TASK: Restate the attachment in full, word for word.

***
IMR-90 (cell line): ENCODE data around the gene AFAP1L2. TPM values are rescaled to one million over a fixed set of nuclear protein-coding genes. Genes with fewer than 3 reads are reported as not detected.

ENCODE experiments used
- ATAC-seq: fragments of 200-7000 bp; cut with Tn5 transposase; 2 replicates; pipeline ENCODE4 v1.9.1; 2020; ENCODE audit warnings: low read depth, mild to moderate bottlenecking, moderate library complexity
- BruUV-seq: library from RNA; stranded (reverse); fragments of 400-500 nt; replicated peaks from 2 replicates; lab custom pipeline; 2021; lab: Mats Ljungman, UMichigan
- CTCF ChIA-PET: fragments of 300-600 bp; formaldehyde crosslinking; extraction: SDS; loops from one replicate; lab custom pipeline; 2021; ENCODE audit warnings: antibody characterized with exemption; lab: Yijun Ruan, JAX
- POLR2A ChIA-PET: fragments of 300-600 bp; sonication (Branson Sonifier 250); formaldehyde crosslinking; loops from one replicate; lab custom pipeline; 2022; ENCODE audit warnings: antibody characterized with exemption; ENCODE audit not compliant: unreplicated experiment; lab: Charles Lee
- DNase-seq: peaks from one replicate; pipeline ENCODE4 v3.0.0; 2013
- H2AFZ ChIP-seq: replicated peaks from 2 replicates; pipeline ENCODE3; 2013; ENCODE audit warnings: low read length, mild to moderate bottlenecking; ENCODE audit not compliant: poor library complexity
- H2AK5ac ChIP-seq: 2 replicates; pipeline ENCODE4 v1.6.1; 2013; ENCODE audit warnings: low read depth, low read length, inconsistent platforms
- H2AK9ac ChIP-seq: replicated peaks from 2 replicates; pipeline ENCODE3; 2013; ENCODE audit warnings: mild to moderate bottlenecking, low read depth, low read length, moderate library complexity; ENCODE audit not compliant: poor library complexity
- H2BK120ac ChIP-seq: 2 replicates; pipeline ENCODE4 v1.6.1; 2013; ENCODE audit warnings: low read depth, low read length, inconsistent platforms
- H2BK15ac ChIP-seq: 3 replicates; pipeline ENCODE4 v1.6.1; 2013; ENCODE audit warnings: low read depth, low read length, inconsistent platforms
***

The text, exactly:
IMR-90 (cell line): ENCODE data around the gene AFAP1L2. TPM values are rescaled to one million over a fixed set of nuclear protein-coding genes. Genes with fewer than 3 reads are reported as not detected.

ENCODE experiments used
- ATAC-seq: fragments of 200-7000 bp; cut with Tn5 transposase; 2 replicates; pipeline ENCODE4 v1.9.1; 2020; ENCODE audit warnings: low read depth, mild to moderate bottlenecking, moderate library complexity
- BruUV-seq: library from RNA; stranded (reverse); fragments of 400-500 nt; replicated peaks from 2 replicates; lab custom pipeline; 2021; lab: Mats Ljungman, UMichigan
- CTCF ChIA-PET: fragments of 300-600 bp; formaldehyde crosslinking; extraction: SDS; loops from one replicate; lab custom pipeline; 2021; ENCODE audit warnings: antibody characterized with exemption; lab: Yijun Ruan, JAX
- POLR2A ChIA-PET: fragments of 300-600 bp; sonication (Branson Sonifier 250); formaldehyde crosslinking; loops from one replicate; lab custom pipeline; 2022; ENCODE audit warnings: antibody characterized with exemption; ENCODE audit not compliant: unreplicated experiment; lab: Charles Lee
- DNase-seq: peaks from one replicate; pipeline ENCODE4 v3.0.0; 2013
- H2AFZ ChIP-seq: replicated peaks from 2 replicates; pipeline ENCODE3; 2013; ENCODE audit warnings: low read length, mild to moderate bottlenecking; ENCODE audit not compliant: poor library complexity
- H2AK5ac ChIP-seq: 2 replicates; pipeline ENCODE4 v1.6.1; 2013; ENCODE audit warnings: low read depth, low read length, inconsistent platforms
- H2AK9ac ChIP-seq: replicated peaks from 2 replicates; pipeline ENCODE3; 2013; ENCODE audit warnings: mild to moderate bottlenecking, low read depth, low read length, moderate library complexity; ENCODE audit not compliant: poor library complexity
- H2BK120ac ChIP-seq: 2 replicates; pipeline ENCODE4 v1.6.1; 2013; ENCODE audit warnings: low read depth, low read length, inconsistent platforms
- H2BK15ac ChIP-seq: 3 replicates; pipeline ENCODE4 v1.6.1; 2013; ENCODE audit warnings: low read depth, low read length, inconsistent platforms